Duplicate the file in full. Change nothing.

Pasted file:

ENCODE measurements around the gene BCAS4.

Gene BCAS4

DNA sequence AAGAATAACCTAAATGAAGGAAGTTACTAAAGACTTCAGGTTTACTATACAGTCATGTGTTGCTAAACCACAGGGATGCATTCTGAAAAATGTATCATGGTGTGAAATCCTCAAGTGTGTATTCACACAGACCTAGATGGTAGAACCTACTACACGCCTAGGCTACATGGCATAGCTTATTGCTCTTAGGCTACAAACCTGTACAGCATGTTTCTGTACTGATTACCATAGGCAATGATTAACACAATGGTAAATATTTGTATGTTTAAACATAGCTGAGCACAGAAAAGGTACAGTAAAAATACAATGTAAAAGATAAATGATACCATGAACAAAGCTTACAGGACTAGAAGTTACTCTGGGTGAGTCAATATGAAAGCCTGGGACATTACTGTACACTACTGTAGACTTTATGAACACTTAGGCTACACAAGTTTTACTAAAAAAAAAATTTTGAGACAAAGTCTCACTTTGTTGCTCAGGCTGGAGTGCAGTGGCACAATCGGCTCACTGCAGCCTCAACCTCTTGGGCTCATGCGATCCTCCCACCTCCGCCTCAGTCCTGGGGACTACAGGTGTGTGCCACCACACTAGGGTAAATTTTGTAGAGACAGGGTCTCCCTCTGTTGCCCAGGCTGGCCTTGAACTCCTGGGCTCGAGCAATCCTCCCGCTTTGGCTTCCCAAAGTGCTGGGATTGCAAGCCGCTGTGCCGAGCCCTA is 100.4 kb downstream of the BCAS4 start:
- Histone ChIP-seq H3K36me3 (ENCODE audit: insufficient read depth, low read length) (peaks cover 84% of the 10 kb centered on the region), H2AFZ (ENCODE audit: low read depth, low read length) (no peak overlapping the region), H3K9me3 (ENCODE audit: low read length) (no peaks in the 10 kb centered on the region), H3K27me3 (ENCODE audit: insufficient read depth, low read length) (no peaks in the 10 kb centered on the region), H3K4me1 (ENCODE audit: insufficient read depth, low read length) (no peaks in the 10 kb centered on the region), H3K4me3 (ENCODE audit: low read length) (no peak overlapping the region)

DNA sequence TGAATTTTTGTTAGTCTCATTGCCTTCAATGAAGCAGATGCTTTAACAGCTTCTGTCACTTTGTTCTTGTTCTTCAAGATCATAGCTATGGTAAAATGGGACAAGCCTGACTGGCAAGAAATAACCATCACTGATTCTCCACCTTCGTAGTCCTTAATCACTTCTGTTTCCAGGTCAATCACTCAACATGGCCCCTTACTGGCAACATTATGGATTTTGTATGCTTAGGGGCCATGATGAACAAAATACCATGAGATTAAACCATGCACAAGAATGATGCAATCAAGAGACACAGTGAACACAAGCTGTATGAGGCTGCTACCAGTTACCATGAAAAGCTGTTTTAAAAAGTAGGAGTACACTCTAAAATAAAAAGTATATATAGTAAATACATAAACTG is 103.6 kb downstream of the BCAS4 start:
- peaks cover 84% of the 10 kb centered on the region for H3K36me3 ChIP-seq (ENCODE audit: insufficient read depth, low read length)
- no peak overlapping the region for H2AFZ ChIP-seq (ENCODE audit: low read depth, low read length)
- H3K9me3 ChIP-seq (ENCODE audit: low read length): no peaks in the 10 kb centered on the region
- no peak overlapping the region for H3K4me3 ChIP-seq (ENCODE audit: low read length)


ENCODE measurements around the gene BCAS4.

Gene BCAS4

DNA sequence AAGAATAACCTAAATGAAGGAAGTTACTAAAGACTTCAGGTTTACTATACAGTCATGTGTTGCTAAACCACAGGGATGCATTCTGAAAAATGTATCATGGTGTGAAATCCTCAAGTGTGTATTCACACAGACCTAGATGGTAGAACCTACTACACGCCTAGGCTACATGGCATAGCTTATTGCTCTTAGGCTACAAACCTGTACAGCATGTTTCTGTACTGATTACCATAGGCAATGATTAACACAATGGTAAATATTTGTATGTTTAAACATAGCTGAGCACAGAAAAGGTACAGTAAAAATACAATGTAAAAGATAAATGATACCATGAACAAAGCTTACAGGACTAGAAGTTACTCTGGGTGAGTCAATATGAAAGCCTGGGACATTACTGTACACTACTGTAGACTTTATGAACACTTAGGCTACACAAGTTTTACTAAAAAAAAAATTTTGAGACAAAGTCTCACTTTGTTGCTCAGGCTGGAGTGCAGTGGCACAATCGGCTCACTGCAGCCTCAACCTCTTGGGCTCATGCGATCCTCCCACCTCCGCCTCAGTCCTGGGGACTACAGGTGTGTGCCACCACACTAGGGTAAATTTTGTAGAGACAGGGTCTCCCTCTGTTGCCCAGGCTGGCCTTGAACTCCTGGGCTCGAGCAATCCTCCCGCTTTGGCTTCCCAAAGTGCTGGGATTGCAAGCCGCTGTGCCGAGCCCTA is 100.4 kb downstream of the BCAS4 start:
- Histone ChIP-seq H3K36me3 (ENCODE audit: insufficient read depth, low read length) (peaks cover 84% of the 10 kb centered on the region), H2AFZ (ENCODE audit: low read depth, low read length) (no peak overlapping the region), H3K9me3 (ENCODE audit: low read length) (no peaks in the 10 kb centered on the region), H3K27me3 (ENCODE audit: insufficient read depth, low read length) (no peaks in the 10 kb centered on the region), H3K4me1 (ENCODE audit: insufficient read depth, low read length) (no peaks in the 10 kb centered on the region), H3K4me3 (ENCODE audit: low read length) (no peak overlapping the region)

DNA sequence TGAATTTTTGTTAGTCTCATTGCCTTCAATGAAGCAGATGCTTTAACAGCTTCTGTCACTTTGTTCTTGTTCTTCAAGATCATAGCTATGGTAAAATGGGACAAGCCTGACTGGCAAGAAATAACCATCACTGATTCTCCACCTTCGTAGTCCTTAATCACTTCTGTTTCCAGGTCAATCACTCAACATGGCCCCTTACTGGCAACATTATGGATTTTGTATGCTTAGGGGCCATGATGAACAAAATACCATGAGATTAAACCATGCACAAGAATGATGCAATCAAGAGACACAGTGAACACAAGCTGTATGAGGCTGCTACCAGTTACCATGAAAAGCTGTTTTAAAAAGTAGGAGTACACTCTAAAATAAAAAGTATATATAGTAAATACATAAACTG is 103.6 kb downstream of the BCAS4 start:
- peaks cover 84% of the 10 kb centered on the region for H3K36me3 ChIP-seq (ENCODE audit: insufficient read depth, low read length)
- no peak overlapping the region for H2AFZ ChIP-seq (ENCODE audit: low read depth, low read length)
- H3K9me3 ChIP-seq (ENCODE audit: low read length): no peaks in the 10 kb centered on the region
- no peak overlapping the region for H3K4me3 ChIP-seq (ENCODE audit: low read length)